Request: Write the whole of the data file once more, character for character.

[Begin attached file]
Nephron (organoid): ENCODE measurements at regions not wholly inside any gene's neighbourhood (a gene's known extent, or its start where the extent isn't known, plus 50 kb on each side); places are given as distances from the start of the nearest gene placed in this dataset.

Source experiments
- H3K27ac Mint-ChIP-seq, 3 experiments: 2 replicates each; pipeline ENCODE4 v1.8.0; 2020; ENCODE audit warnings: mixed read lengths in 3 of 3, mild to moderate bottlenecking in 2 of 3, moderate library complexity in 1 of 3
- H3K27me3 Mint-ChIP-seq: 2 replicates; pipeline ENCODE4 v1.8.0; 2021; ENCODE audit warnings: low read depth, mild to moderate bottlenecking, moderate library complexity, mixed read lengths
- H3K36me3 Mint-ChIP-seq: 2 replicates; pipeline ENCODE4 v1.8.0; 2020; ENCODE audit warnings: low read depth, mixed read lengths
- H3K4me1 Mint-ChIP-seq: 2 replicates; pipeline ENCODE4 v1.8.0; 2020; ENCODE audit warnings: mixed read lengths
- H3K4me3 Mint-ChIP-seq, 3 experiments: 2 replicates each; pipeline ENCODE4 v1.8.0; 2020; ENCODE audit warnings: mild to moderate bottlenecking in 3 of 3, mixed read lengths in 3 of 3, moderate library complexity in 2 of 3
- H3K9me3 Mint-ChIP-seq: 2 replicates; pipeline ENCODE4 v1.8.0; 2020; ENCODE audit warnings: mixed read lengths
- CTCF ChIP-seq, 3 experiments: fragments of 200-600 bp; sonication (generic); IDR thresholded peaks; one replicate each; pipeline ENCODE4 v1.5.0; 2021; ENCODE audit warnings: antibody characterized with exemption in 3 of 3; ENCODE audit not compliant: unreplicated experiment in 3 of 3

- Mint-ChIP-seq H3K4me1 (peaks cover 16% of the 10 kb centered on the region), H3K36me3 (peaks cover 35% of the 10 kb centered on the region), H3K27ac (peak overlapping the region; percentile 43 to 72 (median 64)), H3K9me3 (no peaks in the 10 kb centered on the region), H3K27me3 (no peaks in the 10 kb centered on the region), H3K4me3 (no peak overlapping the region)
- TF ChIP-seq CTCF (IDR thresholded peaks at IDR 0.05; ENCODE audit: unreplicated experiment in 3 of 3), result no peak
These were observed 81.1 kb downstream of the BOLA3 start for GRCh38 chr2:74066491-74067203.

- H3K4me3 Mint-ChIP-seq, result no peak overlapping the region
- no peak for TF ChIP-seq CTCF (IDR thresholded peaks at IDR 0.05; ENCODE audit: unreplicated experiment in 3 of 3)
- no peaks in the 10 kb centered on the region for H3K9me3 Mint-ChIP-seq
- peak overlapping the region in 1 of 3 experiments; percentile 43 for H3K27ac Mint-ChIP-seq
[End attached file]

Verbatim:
Nephron (organoid): ENCODE measurements at regions not wholly inside any gene's neighbourhood (a gene's known extent, or its start where the extent isn't known, plus 50 kb on each side); places are given as distances from the start of the nearest gene placed in this dataset.

Source experiments
- H3K27ac Mint-ChIP-seq, 3 experiments: 2 replicates each; pipeline ENCODE4 v1.8.0; 2020; ENCODE audit warnings: mixed read lengths in 3 of 3, mild to moderate bottlenecking in 2 of 3, moderate library complexity in 1 of 3
- H3K27me3 Mint-ChIP-seq: 2 replicates; pipeline ENCODE4 v1.8.0; 2021; ENCODE audit warnings: low read depth, mild to moderate bottlenecking, moderate library complexity, mixed read lengths
- H3K36me3 Mint-ChIP-seq: 2 replicates; pipeline ENCODE4 v1.8.0; 2020; ENCODE audit warnings: low read depth, mixed read lengths
- H3K4me1 Mint-ChIP-seq: 2 replicates; pipeline ENCODE4 v1.8.0; 2020; ENCODE audit warnings: mixed read lengths
- H3K4me3 Mint-ChIP-seq, 3 experiments: 2 replicates each; pipeline ENCODE4 v1.8.0; 2020; ENCODE audit warnings: mild to moderate bottlenecking in 3 of 3, mixed read lengths in 3 of 3, moderate library complexity in 2 of 3
- H3K9me3 Mint-ChIP-seq: 2 replicates; pipeline ENCODE4 v1.8.0; 2020; ENCODE audit warnings: mixed read lengths
- CTCF ChIP-seq, 3 experiments: fragments of 200-600 bp; sonication (generic); IDR thresholded peaks; one replicate each; pipeline ENCODE4 v1.5.0; 2021; ENCODE audit warnings: antibody characterized with exemption in 3 of 3; ENCODE audit not compliant: unreplicated experiment in 3 of 3

- Mint-ChIP-seq H3K4me1 (peaks cover 16% of the 10 kb centered on the region), H3K36me3 (peaks cover 35% of the 10 kb centered on the region), H3K27ac (peak overlapping the region; percentile 43 to 72 (median 64)), H3K9me3 (no peaks in the 10 kb centered on the region), H3K27me3 (no peaks in the 10 kb centered on the region), H3K4me3 (no peak overlapping the region)
- TF ChIP-seq CTCF (IDR thresholded peaks at IDR 0.05; ENCODE audit: unreplicated experiment in 3 of 3), result no peak
These were observed 81.1 kb downstream of the BOLA3 start for GRCh38 chr2:74066491-74067203.

- H3K4me3 Mint-ChIP-seq, result no peak overlapping the region
- no peak for TF ChIP-seq CTCF (IDR thresholded peaks at IDR 0.05; ENCODE audit: unreplicated experiment in 3 of 3)
- no peaks in the 10 kb centered on the region for H3K9me3 Mint-ChIP-seq
- peak overlapping the region in 1 of 3 experiments; percentile 43 for H3K27ac Mint-ChIP-seq